Jimmy Wag­ner, a lawyer from the New York City area who re­cently won more than $20,000 play­ing fan­tasy foot­ball, has about $750 on Mr. Trump to win the gen­eral elec­tion.

But he hedged his bets early in the Repub­li­can pri­mary race by also putting cash on Sen. Rand Paul.

“I do be­lieve in the mes­sage that both of those nom­i­nees were speak­ing about, and that’s sort of what

Con­ser­va­tives are de­ter­mined to bal­ance Mr. Obama’s two re­cent Supreme Court ap­point­ments — Jus­tices So­nia So­tomayor and Elena Ka­gan — to pro­tect against ef­forts to weaken Sec­ond Amend­ment gun rights and Fifth Amend­ment prop­erty rights, which some view as un­der siege from fed­eral reg­u­la­tors such as those at the En­vi­ron­men­tal Pro­tec­tion Agency.

Over­rid­ing the high court’s de­ci­sions that made same­sex mar­riage and abor­tion the law of the land are also on con­ser­va­tives’ wish list for the court.

The va­cancy on the nine-mem­ber bench has high­lighted the court’s close ide­o­log­i­cal di­vide. The jus­tices dead­locked 4-4 in June on a chal­lenge to Mr. Obama’s ex­ec­u­tive amnesty for some il­le­gal im­mi­grants, leav­ing in place a lower-court rul­ing that blocked im­ple­men­ta­tion of the pres­i­dent’s plan.

Mr. Trump de­liv­ered a strong de­bate per­for­mance at Wash­ing­ton Univer­sity, but doubts per­sists about whether it was enough to re­pair dam­age wrought by the video­tape — much less ex­pand his sup­port to over­take Mrs. Clin­ton in bat­tle­ground states.

Demo­cratic strate­gist Jim Manley said Mrs. Clin­ton an­swered the Supreme Court ques­tion hon­estly and had no rea­son to fear that she un­wit­tingly en­er­gized con­ser­va­tive vot­ers.

“These guys are just look­ing to use any jus­ti­fi­ca­tion they can at this point in time to con­tinue to sup­port Trump,” he makes my mind up when I’m look­ing to buy into one of these po­lit­i­cal stocks,” he said.

Like Mr. Fred­er­icks, Mr. Wag­ner said some in the on­line com­mu­nity weren’t buy­ing his early bullish­ness on Mr. Trump.

“Pre­dic­tIt has a re­ally vi­brant com­mu­nity — a lot of very smart peo­ple in it — but a lot of them are trolls,” he said. “There are a lot of trolls. … I got called a lot of crazy things.”

Joel Kraut­ter, a lawyer from Mon­tana, said he didn’t put all of his early money on Mr. Trump. He said he also had some on for­mer Florida Gov. Jeb Bush — the an­tithe­sis of the bil­lion­aire busi­ness­man.

Mr. Kraut­ter also wa­gered that Vice Pres­i­dent Joseph R. Bi­den would ul­ti­mately en­ter the race for the Demo­cratic nom­i­na­tion. “I’m not some great fore­caster,” he said. Mr. Kraut­ter said a 2011 poll show­ing Mr. Trump run­ning com­pet­i­tively in a would-be Repub­li­can field, as well as his out­sider sta­tus and com­mand­ing me­dia pres­ence, led him to be­lieve that the busi­ness­man and re­al­ity TV star could be a com­pelling can­di­date.

“But with ev­ery­thing that’s hap­pened, I didn’t see it go­ing all the way that it has. It’s kind of amaz­ing,” he said.

“I’m a Repub­li­can. I won’t be vot­ing for Hil­lary Clin­ton, but I’m still un­de­cided on who I’m vot­ing for, given all the com­ments that have been made along the way,” he said.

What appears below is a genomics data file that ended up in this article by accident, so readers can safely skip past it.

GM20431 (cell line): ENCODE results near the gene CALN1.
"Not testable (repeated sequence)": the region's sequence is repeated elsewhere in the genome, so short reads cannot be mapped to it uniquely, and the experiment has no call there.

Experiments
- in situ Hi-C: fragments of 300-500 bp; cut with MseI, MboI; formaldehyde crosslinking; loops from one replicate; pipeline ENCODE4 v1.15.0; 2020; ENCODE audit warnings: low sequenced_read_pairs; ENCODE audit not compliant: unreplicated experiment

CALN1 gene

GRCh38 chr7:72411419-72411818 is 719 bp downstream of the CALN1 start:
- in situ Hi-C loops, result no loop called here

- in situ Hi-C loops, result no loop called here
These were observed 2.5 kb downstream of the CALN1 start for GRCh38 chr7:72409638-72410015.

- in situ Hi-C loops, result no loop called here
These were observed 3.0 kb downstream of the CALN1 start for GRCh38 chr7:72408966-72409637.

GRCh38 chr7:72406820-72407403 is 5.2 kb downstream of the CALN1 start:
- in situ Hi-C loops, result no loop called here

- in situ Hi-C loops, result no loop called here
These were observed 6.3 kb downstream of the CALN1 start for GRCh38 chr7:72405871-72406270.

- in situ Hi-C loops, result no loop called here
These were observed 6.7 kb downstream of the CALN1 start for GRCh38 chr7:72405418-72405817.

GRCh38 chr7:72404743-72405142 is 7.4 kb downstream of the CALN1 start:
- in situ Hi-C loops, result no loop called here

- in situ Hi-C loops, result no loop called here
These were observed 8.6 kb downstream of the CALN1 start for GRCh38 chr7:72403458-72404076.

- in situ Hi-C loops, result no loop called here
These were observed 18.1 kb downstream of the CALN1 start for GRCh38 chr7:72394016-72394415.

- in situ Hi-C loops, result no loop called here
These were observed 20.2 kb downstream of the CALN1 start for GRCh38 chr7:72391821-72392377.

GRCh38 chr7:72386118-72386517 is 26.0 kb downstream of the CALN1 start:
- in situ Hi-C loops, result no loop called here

In con­trast to Mr. Wag­ner, Mr. Kraut­ter said he in­vested about $2 in each can­di­date.

Mr. Fred­er­icks, mean­while, de­clined to say how much money he has on his boss to win. He called it “in­side base­ball.”

Mr. Trump has sagged in pub­lic polling in the wake of last week’s rev­e­la­tion of a 2005 tape in which the Repub­li­can nom­i­nee said he tried but failed to se­duce a mar­ried celebrity, and talked about grop­ing women’s gen­i­tals. He has since apol­o­gized for what he called “locker room” talk. said.

Adam Bozzi, a spokesman for End Cit­i­zens United, said Mrs. Clin­ton’s agenda for the Supreme Court has broader ap­peal than to only far-left vot­ers, es­pe­cially on his group’s is­sue.

Vot­ers across the po­lit­i­cal spec­trum ap­plauded Mrs. Clin­ton’s prom­ise to over­turn the Supreme Court rul­ing in 2010 that al­lowed un­lim­ited po­lit­i­cal spend­ing by cor­po­ra­tions, as­so­ci­a­tions and unions, said Mr. Bozzi.

Over­turn the Cit­i­zens United rul­ing was a cen­ter­piece of Mrs. Clin­ton’s de­bate an­swer.

“Hil­lary Clin­ton’s call to re­verse Cit­i­zens United will en­er­gize vot­ers across the coun­try who want to re­store a voice for hard­work­ing fam­i­lies in our elec­tions,” said Mr. Bozzi.

The video­tape, which caught Mr. Trump on a hot mic talk­ing to “Ac­cess Hol­ly­wood” host Billy Bush aboard a bus en route to a cameo ap­pear­ance on a soap opera, was the last straw for many Repub­li­cans who were un­com­fort­able with their party’s nom­i­nee.

Mr. Trump boasted that he could kiss beau­ti­ful women and grab their pri­vate parts be­cause he was a celebrity. He also re­galed Mr. Bush with a story about his failed at­tempt to se­duce a mar­ried women.

Dozens of Repub­li­can Party lead­ers came out in op­po­si­tion or with­drew their en­dorse­ments of Mr. Trump. Some called on him to quit the race, which Mr. Trump firmly re­fused.

Newspapers in English

Newspapers from USA

© PressReader. All rights reserved.